Lyn Balzer and Tony Perkins are a Sydney-based photography and designer/maker duo with an international sensibility, whose works are nevertheless deeply rooted in Australia. Their new exhibition at Sydney’s Australian Design Centre, called Scented Intoxication, features works made from a range of materials in two simple colours: black and white. But it is scent that is the most extraordinary feature of this exhibition.
When you enter the exhibition space, it hits you right away, a beautiful, heady perfume that is not sweet or perfume-like in the traditional sense, but is reminiscent of burnt wood or native Australian vegetation or both. Lyn and Tony worked with French-born Australian-based Elise Pioch Balzac of Maison Balzac to create two scents for two scented candles: L’Obscurite (darkness) is a black candle with a scent inspired by one of Lyn and Tony’s photographs of a sea cave in Kiama NSW. Elise interpreted the image in a scent inspired by volcanic rocks using tree resin, birch tar and red cedar. The other scent is L’Etrangete (strangeness), a white candle with a scent inspired by another photograph by Lyn and Tony, this time of a waterfall in a lush rainforest. Elise interpreted this image of sunlight in greenery as a scent with lemon myrtle, native ginger and hemp.
Photograph that inspired L’Obscurite. Photo: Lyn and Tony
These scents were the starting point of the exhibition and informed much of the work, with the wax of the candle used in many pieces and others infused with the perfume, an effect that works particularly well in the leather jewellery pieces that give off a perfume as you wear them. It also informed the decision to keep this collection in black and white. “The two scents are about duality – black of rock and white of light shining through trees,” says Tony. “Because we had this element of scent in the show, we wanted to strip [the colours] back to something that is more focused.”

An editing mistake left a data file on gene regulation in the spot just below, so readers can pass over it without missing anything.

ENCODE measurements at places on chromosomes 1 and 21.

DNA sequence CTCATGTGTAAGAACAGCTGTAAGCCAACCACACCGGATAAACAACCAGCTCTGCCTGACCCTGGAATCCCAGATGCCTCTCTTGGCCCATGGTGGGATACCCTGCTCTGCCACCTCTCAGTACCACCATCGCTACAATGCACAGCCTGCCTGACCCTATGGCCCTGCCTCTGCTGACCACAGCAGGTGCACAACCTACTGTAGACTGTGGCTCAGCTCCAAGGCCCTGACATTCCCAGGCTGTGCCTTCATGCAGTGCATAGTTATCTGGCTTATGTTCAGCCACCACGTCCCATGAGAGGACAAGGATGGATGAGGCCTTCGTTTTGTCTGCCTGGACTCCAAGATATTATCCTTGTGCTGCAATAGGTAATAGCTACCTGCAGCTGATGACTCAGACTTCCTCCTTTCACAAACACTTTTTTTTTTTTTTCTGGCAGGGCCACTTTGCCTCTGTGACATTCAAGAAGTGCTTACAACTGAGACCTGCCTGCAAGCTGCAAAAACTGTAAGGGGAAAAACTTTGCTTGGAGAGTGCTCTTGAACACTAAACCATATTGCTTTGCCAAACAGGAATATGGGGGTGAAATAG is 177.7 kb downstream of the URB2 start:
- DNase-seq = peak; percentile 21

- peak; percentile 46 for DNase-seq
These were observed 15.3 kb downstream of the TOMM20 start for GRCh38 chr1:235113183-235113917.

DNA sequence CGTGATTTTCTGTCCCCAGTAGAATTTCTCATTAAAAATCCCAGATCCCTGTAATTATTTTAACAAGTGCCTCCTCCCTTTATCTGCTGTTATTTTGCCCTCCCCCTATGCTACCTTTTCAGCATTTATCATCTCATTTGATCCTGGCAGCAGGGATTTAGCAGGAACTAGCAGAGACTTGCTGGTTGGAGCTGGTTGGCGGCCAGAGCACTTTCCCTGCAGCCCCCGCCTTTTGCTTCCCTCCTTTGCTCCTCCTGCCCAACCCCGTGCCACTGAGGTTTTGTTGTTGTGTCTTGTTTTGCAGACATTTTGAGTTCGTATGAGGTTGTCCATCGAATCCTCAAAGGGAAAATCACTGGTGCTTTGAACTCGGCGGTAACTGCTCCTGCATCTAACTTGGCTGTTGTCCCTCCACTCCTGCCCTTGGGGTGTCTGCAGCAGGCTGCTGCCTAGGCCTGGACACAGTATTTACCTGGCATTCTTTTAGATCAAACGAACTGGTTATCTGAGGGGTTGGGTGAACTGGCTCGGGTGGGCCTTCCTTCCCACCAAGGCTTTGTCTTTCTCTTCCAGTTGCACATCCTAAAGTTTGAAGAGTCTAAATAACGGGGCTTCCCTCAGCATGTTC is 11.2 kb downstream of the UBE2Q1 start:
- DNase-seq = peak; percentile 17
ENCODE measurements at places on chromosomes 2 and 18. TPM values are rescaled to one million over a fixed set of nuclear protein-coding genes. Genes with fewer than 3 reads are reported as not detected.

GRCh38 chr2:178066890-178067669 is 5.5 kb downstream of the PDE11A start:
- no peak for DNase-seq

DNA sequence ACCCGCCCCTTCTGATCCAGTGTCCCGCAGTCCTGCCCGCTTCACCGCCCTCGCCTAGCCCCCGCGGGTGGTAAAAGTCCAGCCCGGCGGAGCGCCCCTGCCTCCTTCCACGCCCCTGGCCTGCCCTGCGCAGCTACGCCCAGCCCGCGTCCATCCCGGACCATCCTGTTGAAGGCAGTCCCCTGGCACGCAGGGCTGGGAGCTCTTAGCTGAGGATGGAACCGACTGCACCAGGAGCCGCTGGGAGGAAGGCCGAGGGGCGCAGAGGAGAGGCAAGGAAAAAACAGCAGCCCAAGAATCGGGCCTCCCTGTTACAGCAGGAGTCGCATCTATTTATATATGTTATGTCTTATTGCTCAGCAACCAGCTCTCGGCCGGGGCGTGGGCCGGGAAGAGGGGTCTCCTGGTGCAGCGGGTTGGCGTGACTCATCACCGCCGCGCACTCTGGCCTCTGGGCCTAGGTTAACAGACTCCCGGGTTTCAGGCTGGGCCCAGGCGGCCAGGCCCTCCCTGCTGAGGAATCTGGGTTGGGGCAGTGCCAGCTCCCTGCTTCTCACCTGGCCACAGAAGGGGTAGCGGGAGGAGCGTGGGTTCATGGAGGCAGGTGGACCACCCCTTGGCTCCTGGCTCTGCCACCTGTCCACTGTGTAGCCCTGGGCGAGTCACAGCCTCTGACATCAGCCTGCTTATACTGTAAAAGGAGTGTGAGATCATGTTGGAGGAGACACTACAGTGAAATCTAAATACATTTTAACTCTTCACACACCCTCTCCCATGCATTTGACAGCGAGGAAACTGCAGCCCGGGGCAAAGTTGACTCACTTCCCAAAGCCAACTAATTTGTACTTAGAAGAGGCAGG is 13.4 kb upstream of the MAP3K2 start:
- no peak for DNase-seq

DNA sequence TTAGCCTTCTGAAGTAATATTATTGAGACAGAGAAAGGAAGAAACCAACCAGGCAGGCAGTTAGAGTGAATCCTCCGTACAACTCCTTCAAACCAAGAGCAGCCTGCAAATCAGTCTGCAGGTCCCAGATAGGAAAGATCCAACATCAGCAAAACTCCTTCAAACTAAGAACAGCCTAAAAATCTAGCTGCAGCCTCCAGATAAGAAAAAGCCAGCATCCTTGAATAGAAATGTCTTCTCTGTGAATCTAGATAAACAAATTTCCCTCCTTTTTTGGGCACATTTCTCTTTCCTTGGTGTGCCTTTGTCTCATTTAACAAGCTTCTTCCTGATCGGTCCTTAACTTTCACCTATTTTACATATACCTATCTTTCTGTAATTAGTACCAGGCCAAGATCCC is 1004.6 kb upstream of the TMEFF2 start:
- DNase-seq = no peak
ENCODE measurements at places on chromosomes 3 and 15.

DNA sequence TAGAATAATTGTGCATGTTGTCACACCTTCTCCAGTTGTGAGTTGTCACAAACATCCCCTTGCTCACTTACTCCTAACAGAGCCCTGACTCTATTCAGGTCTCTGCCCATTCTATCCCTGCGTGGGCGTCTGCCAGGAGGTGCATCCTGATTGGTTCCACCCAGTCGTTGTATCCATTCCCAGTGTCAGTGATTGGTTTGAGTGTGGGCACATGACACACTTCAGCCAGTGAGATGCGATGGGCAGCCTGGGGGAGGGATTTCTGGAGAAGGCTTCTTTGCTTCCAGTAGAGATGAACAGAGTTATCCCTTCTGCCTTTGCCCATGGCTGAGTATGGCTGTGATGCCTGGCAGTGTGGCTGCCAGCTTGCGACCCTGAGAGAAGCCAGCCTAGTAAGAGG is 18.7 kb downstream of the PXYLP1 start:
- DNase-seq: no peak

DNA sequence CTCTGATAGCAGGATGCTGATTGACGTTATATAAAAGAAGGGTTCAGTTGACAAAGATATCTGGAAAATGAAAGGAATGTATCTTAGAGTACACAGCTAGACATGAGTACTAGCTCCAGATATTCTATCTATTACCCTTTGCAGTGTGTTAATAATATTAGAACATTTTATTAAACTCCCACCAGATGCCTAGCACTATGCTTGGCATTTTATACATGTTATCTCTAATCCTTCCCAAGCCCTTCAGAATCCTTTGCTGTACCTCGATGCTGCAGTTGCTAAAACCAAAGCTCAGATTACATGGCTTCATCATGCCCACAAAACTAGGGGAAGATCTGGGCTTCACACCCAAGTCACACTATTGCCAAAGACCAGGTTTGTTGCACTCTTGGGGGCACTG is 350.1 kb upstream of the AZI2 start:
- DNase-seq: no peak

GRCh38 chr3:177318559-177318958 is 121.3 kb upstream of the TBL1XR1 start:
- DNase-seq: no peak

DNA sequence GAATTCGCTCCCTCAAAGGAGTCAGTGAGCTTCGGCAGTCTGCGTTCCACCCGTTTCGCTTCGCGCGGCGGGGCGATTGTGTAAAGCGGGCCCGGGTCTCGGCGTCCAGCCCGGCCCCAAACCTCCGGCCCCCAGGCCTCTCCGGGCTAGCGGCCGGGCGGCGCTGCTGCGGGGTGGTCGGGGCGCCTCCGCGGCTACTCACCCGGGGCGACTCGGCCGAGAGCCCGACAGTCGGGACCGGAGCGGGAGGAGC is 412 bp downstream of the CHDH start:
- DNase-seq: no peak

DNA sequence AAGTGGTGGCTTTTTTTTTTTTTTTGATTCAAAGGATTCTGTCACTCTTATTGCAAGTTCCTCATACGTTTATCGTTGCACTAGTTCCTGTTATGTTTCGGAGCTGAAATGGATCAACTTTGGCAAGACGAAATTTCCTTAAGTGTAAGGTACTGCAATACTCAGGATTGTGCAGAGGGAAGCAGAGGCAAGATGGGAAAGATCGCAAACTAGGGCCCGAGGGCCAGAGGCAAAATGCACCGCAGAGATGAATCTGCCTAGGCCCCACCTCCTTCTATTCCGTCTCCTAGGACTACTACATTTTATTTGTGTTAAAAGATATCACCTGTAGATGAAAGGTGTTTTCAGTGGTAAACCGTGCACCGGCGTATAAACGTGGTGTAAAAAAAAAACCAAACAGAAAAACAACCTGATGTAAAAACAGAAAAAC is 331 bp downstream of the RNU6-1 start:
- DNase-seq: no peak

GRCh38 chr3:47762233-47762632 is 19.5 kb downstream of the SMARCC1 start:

The range of works includes marble tables (using offcuts that are normally discarded), woven objects including LED lamps and pendants, burnt timber pieces, photographs printed at a small scale and made into objects through the use of large frames, stretched salvaged calf leather and wax canvases, jewellery made of leather and stone. Often materials are damaged or imperfect, but Lyn and Tony like to use what they term “binnable” materials, creating a second life for offcuts and rejects.
The largest piece in the room is a made of leather offcuts, woven into a three-dimensional hanging in black, infused with perfume. Also in black, one piece is just the rag Tony used over three days to polish the marble tables, dipped in black wax. Another is a piece of jewellery made from string, knotted hundreds, maybe thousands of times and dipped in wax – the effect is like coral, built of one-cell organisms, or in this case single knots, combined to create a complex object.
For Lyn and Tony, the materiality is vital, with a supplier and story attached to each, such as the miners who provide the gems and rocks they use in their work or the kangaroo skins that were sourced ethically from kangaroo culls. “This show is about materials and exploring the textures in materials,” explains Lyn. “We’re obsessed with rock – can you tell?” she laughs.
Scented Intoxication is a concept exhibition, with an overall theme, look and even scent, perhaps an influence of Lyn and Tony’s fashion photography background. The result is a unified approach to object which creates a narrative effect and is instantly appealing. But the real achievement here is an exhibition that is completely Australian, without becoming kitsch, touristy or straying into the territory of Australiana.
Lyn tells the story: “It took us travelling and coming back to make us realise about our Australian landscape. We were doing work with international clients like Georg Jensen, running through these quintessential Scandinavian forests that we thought were incredible, and we realised when we came back that our colours and our textures are what really make our visual environment interesting.”
Tony adds: “We were doing a photo shoot in Byron Bay for a New York magazine with images and artists selected by Bill Henson and when we sent the photos to the editor he couldn’t believe they were real trees – he thought we’d made it all. We had the realization that Australia is alien to the rest of the world.”
And it’s true – Australia is very exotic. Lyn and Tony have capitalised on this, creating a truly Australian exhibition without a stuffed koala in sight. This is the kind of Australian design we need to be sharing on the world stage.
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